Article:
Boeing is planning to offer refurbished US Army surplus CH-47D Chinook cargo helicopters to customers across to the world, company officials announced at FIDAE 2014 in Santiago, Chile.
The US Army is remanufacturing its D-model Chinooks into the latest CH-47F configuration and buying some new F-models, and this scheme will leave a significant fleet of CH-47D helicopters available for sale.
Accordingly, over the next three years about 80 D-models are to be available and Chinook builder Boeing has arranged with the US Army to take over the airframes for international sale, Roberto Valla, the company's regional vice-president for the Americas, told reporters on 27 March.
The company is to begin a refurbishment programme "upon commitment from an international customer" and would ensure that the airframes have a minimum of 200 flight hours remaining before major maintenance is required, Valla said. Boeing would offer the Chinooks in a common D-model configuration but would include a five-year training, fielding, service, and support package that can be tailored to each potential customer.
Boeing believes it could sell around 24 CH-47Ds in Latin America, with a package of six helicopters and options for more likely being the standard, said Tom DeWald, regional director for Latin America international business development.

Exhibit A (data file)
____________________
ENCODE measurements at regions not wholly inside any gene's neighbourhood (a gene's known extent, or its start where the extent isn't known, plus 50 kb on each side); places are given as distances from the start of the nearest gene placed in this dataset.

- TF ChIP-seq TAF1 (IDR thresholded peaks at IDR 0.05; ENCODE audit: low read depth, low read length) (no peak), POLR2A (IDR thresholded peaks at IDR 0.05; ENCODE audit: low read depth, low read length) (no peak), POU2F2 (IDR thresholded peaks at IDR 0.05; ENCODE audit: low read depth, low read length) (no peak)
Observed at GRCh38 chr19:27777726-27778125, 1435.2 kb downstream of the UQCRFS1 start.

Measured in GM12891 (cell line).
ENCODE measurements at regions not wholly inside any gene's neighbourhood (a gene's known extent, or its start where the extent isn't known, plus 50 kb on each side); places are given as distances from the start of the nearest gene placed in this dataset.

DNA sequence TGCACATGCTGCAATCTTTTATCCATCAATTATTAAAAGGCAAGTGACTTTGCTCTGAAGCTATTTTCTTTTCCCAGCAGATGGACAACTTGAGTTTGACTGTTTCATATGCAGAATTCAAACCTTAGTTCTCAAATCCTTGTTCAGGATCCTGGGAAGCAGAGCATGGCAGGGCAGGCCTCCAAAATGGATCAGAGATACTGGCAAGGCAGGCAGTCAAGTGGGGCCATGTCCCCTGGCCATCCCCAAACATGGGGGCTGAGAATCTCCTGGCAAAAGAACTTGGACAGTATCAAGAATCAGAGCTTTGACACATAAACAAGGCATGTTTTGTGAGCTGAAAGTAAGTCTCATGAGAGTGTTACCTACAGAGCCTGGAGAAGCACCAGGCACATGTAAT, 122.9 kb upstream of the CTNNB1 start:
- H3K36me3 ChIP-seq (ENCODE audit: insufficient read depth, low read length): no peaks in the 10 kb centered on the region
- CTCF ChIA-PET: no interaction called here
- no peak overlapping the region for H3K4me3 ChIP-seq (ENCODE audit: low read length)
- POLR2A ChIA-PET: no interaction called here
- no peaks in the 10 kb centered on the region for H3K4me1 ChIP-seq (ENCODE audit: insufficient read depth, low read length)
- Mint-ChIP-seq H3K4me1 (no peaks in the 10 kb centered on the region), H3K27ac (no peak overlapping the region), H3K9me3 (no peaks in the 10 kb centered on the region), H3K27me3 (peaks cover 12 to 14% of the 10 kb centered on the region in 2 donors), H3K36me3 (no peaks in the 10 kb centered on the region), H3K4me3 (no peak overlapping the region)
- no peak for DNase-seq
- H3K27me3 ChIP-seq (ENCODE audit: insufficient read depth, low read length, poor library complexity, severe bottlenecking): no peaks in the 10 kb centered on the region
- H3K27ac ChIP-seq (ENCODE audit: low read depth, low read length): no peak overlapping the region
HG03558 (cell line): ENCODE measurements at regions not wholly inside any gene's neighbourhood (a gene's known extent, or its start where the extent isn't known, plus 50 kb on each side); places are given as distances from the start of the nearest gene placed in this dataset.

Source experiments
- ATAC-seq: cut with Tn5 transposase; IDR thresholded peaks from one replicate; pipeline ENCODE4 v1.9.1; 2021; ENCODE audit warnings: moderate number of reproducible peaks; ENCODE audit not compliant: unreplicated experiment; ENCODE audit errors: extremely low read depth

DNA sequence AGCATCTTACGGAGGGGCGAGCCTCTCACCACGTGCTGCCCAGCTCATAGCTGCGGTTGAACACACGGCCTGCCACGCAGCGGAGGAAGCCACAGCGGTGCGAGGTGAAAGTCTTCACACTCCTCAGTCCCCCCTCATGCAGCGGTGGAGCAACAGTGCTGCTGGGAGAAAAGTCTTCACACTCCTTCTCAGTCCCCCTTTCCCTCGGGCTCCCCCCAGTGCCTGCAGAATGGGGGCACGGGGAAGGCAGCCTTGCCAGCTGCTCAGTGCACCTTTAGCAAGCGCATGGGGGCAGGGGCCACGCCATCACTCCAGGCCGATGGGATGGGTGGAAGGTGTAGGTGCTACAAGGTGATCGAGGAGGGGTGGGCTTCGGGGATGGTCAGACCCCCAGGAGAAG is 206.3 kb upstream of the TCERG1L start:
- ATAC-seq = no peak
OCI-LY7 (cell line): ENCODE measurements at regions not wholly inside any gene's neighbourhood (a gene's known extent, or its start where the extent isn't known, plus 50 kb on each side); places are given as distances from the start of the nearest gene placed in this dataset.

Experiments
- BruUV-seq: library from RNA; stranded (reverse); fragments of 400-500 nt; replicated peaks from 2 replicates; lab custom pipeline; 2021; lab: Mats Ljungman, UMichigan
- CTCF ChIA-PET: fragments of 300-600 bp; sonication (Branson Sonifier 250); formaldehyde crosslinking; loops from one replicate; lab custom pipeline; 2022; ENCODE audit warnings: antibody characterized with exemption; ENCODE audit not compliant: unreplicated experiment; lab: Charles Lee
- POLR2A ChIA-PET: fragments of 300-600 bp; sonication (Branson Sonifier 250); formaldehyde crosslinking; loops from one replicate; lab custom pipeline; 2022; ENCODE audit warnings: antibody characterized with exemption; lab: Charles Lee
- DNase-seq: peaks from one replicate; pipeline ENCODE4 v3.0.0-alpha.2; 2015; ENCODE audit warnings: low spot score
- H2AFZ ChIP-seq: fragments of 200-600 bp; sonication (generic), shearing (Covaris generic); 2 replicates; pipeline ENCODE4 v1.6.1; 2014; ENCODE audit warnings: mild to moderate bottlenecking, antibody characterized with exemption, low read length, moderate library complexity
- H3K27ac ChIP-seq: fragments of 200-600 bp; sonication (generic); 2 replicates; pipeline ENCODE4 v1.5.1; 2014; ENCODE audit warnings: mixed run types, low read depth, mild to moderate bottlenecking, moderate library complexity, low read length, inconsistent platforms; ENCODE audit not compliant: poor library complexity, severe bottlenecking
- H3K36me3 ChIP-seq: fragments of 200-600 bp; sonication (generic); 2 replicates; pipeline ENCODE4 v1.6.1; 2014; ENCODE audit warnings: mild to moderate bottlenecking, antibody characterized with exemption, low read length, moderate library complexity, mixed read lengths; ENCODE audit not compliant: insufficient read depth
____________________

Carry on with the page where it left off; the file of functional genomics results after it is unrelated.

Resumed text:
Chile, Colombia, and Brazil are among the states in the region that Boeing sees as possible buyers. Argentina formerly operated the CH-47C, but its fleet is no longer in service.
Valla said the company will market the Chinook to two primary groups: those that already operate medium- or heavy-lift helicopters (largely addressed in Latin America by Russian assets such as the Mil Mi-17 'Hip'), and those that have rotor craft experience, but no current medium- or heavy-lift platforms (such as Chile or Colombia) that can carry a 25,000 lb (11,300 kg) payload.
Rich Sneed, who works business development for global services and support at Boeing, said the US Army's D-model Chinooks have been kept in 'flyable storage' so refurbishment work is expected to be relatively minor. The scale of the work will depend on individual customer needs and may be done in the buyer's country with a local partner firm, Sneed added.
The aircraft could be delivered within 16-20 months after a customer makes its commitment, and could be done via a direct commercial sale (DMS), in which case Boeing would buy the aircraft from the US Army and then revamp and sell them; a foreign military sale (FMS), in which Boeing would work as a contractor for the army; or a hybrid option that leverages DMS and FMS aspects, according to Valla.
He said the company hopes CH-47D sales act as a bridge to possibly selling CH-47F upgrades to users once they become familiar with the D-model's capabilities.